6 Tips for Soothing Sciatic Nerve Pain


6 Must-Know Tricks for Soothing Sciatica

Swim Therapy

If you’re feeling comfortable enough for light activity, take a dip in the pool! Swimming with slow, languid movements in warm water can ease pain and nerve spasms while relaxing stiff muscles. Even just walking in water can help: The water takes weight off your spine and muscles, which alone will reduce pain.

Don’t Stay Sedentary

Rest is not the best medicine for sciatica! If your pain is truly debilitating, then resting first might be mandatory, but only for two days at most. Staying sedentary for too long can make your nerve pain worse. Exercising your leg and back will not only keep your muscles healthy, it’ll help nourish the spine and fend off further damage.


Ask your spouse or partner for a massage (and promise to return the favor when you’re better!). A rubdown will not only relax muscle spasms, it’ll also improve circulation and trigger the release of endorphins, those feel-good hormones known to alleviate pain and anxiety and aid the healing process.

Carry with Care

Give your spine a rest! When holding anything with substantial weight, from shopping bags to laptop cases to books, keep the items close to your chest rather than letting them hang lower. Carrying things close to your body reduces pressure on your spine and will help prevent sciatica attacks. Also follow proper lifting techniques: Bend your knees to reach downward, keeping your back straight (no bending at the waist!) and using the muscles in your legs and hips to lift.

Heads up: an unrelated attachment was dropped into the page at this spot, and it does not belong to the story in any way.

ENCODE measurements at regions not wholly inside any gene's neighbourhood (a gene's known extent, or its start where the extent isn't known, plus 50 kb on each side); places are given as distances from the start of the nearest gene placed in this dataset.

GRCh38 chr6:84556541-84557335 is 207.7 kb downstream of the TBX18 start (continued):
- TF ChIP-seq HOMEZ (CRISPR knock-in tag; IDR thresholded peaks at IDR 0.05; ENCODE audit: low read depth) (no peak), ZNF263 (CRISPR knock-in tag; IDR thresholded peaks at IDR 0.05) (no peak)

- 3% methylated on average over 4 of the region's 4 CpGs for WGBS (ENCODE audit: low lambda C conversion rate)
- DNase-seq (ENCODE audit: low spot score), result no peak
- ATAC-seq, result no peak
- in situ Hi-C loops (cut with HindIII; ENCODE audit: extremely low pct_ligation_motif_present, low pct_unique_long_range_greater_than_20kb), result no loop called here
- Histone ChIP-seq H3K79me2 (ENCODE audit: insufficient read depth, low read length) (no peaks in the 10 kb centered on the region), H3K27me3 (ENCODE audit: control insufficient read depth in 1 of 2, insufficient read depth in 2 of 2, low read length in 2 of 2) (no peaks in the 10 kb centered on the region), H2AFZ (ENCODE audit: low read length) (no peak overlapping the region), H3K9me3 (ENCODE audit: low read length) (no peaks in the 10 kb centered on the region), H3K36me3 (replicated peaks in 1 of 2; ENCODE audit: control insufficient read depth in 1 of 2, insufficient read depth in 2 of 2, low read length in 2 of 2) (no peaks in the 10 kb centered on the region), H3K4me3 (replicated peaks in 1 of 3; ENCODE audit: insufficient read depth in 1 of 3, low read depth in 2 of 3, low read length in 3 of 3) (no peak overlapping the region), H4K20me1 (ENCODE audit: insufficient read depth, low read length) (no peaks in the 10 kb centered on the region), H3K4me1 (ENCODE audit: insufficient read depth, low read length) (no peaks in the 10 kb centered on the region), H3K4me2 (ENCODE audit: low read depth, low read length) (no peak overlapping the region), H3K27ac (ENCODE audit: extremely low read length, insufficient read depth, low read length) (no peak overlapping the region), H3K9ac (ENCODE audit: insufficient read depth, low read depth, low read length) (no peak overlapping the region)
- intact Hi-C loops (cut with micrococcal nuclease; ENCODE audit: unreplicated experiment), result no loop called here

Sciatic Support

While your sciatica is healing (it can take a while!), treat your back especially well to move the process along and cut down on pain. When sitting down, stick a small pillow between your lower back and the chair. This extra lumbar support can go a long way to improving your comfort and settling your sciatica.

Crunches for Core Strength

To prevent sciatica flare-ups in the future, try to strengthen your trunk muscles (or “core”) with exercise. Crunches or partial sit-ups can do the trick: Lying on your back, bend your knees up so your feet sit flat on the floor. With arms crossed over your chest or extended straight at your sides, tighten your stomach muscles to lift your shoulders and head a few inches from the ground. If your neck hurts, place your hands underneath it for support. Slowly release those muscles and let your upper torso gradually roll back to the floor. Don’t lift your body more than a few inches, or you’ll hurt your back.

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